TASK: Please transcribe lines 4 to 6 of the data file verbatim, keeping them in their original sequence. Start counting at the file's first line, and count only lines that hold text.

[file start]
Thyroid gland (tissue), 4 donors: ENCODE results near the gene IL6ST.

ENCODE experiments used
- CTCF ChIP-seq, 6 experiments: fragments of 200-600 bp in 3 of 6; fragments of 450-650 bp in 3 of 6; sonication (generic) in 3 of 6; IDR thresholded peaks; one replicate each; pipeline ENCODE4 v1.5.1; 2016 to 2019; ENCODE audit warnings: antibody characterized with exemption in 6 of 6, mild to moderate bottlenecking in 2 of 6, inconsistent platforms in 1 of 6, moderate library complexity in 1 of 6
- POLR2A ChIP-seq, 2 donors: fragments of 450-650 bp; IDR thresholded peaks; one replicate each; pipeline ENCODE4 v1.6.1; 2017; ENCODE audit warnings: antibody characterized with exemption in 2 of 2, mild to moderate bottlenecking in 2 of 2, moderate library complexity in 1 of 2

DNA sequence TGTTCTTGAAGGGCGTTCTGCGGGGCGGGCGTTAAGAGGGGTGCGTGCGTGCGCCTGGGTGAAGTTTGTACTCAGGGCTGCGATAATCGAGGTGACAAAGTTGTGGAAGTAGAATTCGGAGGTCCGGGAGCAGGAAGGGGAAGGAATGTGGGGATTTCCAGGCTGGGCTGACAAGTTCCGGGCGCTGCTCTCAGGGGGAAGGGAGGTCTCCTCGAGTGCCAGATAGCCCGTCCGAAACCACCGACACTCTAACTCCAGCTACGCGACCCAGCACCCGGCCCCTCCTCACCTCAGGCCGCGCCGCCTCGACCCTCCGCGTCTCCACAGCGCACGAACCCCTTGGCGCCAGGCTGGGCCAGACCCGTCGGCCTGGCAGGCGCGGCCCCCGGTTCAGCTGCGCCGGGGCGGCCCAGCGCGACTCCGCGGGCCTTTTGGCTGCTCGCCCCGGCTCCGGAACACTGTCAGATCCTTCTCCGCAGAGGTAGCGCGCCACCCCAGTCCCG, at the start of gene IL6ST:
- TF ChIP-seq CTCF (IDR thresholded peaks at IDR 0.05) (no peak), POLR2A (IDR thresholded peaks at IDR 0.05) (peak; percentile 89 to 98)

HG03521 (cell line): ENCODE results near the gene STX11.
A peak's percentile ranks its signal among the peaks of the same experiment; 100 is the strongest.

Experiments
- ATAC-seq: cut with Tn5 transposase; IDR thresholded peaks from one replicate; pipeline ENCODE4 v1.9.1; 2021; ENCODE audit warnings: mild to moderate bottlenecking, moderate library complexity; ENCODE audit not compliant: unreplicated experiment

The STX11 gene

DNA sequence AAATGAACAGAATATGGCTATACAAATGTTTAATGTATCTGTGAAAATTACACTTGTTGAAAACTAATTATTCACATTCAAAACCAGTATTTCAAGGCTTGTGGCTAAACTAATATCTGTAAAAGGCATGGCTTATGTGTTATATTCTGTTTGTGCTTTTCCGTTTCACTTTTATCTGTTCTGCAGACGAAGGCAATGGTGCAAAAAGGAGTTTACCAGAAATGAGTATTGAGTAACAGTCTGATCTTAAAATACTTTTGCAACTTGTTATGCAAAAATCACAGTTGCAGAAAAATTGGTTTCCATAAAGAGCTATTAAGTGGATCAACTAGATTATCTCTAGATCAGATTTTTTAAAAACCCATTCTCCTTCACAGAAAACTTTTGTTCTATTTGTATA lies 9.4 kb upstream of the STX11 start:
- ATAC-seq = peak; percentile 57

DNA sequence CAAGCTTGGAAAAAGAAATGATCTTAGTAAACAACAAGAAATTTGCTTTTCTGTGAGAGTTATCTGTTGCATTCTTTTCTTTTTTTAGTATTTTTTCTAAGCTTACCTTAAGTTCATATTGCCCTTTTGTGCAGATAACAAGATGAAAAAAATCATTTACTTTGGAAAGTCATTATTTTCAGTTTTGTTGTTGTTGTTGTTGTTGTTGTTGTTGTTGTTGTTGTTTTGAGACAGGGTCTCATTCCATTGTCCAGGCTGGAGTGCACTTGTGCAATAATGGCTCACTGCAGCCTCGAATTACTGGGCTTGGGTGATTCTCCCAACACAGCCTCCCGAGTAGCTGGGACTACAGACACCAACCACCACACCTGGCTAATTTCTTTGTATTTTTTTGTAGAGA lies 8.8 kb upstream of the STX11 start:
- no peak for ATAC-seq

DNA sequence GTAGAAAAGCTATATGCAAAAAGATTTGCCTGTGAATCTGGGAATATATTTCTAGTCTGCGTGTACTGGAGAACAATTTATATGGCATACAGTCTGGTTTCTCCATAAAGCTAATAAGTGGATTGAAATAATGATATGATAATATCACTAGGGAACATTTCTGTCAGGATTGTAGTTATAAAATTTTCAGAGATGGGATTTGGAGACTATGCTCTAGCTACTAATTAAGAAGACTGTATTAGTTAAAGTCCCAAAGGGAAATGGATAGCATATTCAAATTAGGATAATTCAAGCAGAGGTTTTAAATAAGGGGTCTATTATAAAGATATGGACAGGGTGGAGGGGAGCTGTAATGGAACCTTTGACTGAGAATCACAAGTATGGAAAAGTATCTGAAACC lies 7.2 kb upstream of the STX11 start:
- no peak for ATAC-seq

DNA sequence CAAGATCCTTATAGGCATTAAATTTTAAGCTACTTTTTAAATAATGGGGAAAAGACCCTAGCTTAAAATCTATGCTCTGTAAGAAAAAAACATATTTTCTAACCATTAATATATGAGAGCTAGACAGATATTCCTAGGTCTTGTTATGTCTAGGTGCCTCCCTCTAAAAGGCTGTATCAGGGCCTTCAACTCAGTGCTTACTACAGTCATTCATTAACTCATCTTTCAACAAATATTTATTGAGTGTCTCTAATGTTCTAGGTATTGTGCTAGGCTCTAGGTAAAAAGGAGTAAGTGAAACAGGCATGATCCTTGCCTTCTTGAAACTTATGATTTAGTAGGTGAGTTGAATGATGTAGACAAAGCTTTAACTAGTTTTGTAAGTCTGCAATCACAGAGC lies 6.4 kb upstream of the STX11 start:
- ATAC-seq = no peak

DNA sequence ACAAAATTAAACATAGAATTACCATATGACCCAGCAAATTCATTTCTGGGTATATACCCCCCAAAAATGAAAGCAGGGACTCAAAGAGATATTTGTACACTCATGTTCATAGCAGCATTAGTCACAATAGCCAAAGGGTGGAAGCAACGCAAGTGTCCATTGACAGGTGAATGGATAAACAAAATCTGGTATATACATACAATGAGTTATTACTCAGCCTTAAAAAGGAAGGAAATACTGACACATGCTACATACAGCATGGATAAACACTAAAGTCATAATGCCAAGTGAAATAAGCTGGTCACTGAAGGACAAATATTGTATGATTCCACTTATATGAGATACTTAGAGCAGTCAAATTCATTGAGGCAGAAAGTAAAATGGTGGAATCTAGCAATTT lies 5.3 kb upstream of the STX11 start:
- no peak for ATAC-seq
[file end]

- POLR2A ChIP-seq, 2 donors: fragments of 450-650 bp; IDR thresholded peaks; one replicate each; pipeline ENCODE4 v1.6.1; 2017; ENCODE audit warnings: antibody characterized with exemption in 2 of 2, mild to moderate bottlenecking in 2 of 2, moderate library complexity in 1 of 2

DNA sequence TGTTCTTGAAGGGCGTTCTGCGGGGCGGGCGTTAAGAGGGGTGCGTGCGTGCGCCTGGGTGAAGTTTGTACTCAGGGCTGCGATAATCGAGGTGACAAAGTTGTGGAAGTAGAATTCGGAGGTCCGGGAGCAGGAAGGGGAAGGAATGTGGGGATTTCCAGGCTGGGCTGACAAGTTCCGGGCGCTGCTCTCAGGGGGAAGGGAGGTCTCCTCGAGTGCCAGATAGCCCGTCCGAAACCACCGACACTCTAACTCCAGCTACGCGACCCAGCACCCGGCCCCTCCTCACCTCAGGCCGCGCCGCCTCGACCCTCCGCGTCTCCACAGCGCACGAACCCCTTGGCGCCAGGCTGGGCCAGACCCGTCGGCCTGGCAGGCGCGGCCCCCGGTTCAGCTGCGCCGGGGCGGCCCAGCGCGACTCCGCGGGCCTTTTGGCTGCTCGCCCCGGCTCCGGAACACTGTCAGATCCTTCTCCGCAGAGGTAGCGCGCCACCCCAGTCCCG, at the start of gene IL6ST:
- TF ChIP-seq CTCF (IDR thresholded peaks at IDR 0.05) (no peak), POLR2A (IDR thresholded peaks at IDR 0.05) (peak; percentile 89 to 98)